Small Business Year End Recap For 2011Small business milestones are important, and if you managed to survive another year, it’s time to step back and take stock. You probably know all about the financial and tax side of year end preparation. If not, your accountant will be delighted to set up an appointment to discuss the particulars with you. Whether you look forward to reviewing your performance, or approach the prospect with fear and loathing, this can be a productive time for a very internal inventory.

Starting a small business is hard. Starting one in a down economy is even harder. Striking out on your own in your 20s, 30s, 40s 50s, or 60s (pick a decade), is a big challenge. Entrepreneurship involves making thousands of decisions and taking responsibility for all of them. That alone makes it one of the most potently compelling and terrifying undertakings around. If it works, it’s financially successful and a personal triumph. If it doesn’t work right away, it’s a worry that will haunt your days and add insomnia to your list of woes.

In reviewing the current year, it’s easy to focus on the bad calls you’ve made without taking the time to place them in context. You know, the litany of small failures that undermine your confidence and enthusiasm for the challenges ahead: the extra employee you hired in a rush who turned out to be a lackluster addition to the team; the new location that isn’t performing; the marketing campaign that fell flat; paperwork you haven’t gotten around to; the time away from home that’s distancing you from your kids; and the money mistakes, too.

If this sounds like you, there’s a spectacular gift in reviewing your performance during 2011. You’re doing something, moving forward, and learning valuable lessons from the mistakes you’ve made. At the beginning of your journey, the landscape may have looked promising. Now, it’s getting interesting. Have a seat and take a moment to celebrate your triumphs, even if they’re modest ones. Review the near misses with a forgiving eye, too. Come January, you can make a fresh start.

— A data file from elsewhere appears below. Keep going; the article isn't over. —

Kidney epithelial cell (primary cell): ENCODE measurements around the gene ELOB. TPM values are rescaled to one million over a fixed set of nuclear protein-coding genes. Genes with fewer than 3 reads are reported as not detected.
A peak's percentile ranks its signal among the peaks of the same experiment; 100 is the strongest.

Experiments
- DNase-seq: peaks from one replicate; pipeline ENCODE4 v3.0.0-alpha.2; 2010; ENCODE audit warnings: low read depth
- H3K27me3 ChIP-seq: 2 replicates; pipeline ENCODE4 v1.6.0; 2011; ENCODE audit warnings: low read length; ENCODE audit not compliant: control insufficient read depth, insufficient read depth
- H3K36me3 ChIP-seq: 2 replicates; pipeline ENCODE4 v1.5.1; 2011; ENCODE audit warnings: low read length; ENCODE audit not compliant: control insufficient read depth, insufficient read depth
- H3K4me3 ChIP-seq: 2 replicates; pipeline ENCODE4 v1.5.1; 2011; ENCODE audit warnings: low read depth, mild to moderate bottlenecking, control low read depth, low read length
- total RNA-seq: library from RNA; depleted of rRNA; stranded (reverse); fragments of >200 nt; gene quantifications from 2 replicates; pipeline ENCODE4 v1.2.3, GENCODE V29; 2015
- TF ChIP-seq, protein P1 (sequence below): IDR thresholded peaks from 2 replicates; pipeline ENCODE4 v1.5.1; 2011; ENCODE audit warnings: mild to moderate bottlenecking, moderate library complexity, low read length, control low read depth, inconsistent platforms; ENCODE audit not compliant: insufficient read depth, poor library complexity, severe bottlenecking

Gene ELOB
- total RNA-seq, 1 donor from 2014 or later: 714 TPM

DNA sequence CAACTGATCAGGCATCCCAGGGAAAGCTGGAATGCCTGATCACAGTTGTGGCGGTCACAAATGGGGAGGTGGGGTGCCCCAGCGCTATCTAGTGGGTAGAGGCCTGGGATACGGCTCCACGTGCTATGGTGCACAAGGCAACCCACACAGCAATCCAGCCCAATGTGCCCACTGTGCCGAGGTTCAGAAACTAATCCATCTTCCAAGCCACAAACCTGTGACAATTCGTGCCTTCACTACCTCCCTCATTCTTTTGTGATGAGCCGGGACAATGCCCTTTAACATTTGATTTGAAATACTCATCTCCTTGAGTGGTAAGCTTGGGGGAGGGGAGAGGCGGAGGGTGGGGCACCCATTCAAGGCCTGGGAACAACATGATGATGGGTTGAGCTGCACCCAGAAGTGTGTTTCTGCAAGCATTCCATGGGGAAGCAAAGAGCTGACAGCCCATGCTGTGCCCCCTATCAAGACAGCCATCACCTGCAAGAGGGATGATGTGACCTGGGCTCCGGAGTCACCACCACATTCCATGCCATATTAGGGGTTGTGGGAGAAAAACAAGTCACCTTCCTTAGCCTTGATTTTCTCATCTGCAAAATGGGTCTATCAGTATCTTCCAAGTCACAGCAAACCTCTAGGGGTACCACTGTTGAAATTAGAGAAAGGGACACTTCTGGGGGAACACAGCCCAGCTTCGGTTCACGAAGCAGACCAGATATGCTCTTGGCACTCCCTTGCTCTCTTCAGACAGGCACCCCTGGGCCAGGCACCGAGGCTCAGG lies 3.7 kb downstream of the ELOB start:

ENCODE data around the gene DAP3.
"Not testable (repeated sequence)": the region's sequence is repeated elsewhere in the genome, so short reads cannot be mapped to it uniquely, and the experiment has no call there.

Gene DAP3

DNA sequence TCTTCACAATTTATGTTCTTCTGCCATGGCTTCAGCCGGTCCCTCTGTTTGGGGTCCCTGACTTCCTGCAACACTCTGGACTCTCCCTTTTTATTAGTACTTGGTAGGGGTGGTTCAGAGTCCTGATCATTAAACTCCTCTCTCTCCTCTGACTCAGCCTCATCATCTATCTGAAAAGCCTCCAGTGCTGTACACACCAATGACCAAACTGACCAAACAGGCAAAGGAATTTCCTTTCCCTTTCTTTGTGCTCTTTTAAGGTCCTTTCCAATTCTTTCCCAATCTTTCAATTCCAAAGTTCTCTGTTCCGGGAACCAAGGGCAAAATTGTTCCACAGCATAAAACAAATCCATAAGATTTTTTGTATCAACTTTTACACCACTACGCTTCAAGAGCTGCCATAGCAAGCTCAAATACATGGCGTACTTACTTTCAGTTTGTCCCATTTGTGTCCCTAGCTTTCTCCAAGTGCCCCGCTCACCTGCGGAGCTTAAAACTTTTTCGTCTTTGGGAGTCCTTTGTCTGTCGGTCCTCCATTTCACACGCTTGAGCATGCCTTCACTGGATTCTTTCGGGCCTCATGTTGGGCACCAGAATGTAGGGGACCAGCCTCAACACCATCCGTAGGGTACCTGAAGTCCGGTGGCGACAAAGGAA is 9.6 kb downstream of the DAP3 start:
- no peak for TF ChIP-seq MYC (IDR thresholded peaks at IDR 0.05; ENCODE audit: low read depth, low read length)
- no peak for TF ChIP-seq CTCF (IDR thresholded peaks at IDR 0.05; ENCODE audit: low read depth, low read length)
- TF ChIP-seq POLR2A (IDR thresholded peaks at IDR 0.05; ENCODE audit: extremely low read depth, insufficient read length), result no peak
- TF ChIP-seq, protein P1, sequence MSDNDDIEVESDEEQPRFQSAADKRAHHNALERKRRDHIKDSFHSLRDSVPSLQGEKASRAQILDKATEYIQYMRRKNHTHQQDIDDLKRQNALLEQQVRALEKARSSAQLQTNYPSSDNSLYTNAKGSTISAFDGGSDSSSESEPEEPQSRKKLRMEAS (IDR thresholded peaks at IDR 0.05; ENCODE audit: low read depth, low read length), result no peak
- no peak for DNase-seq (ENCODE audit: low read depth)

We have a few bulleted points that will help revitalize your outlook and prepare you to face the New Year:

  • Make a list of your achievements during 2011. You may be surprised at what you come up with. Post it prominently in your office, and look at it often.
  • Review your vision statement and business plan, and record your thoughts about both.
  • Evaluate your business as of today. There are a lot of potential details to cover, so start with a general assessment of your strengths and weaknesses.
  • Set goals for the New Year. What do you want to concentrate on going forward? This sounds like an essay question, but it should be a series of broad categories you can flesh out (and revise) later.
  • Prioritize your goals. Try arranging them by quarter. That way you can begin to formulate a performance timeline that will move you from goal to goal. It will also help when evaluating the resources you have and will need to accomplish each goal on your list.
  • Expect setbacks. They happen in all businesses large and small. The trick is to find workarounds when you can, and accept the occasional defeat without it shaking your resolve to pursue the dream of small business success.
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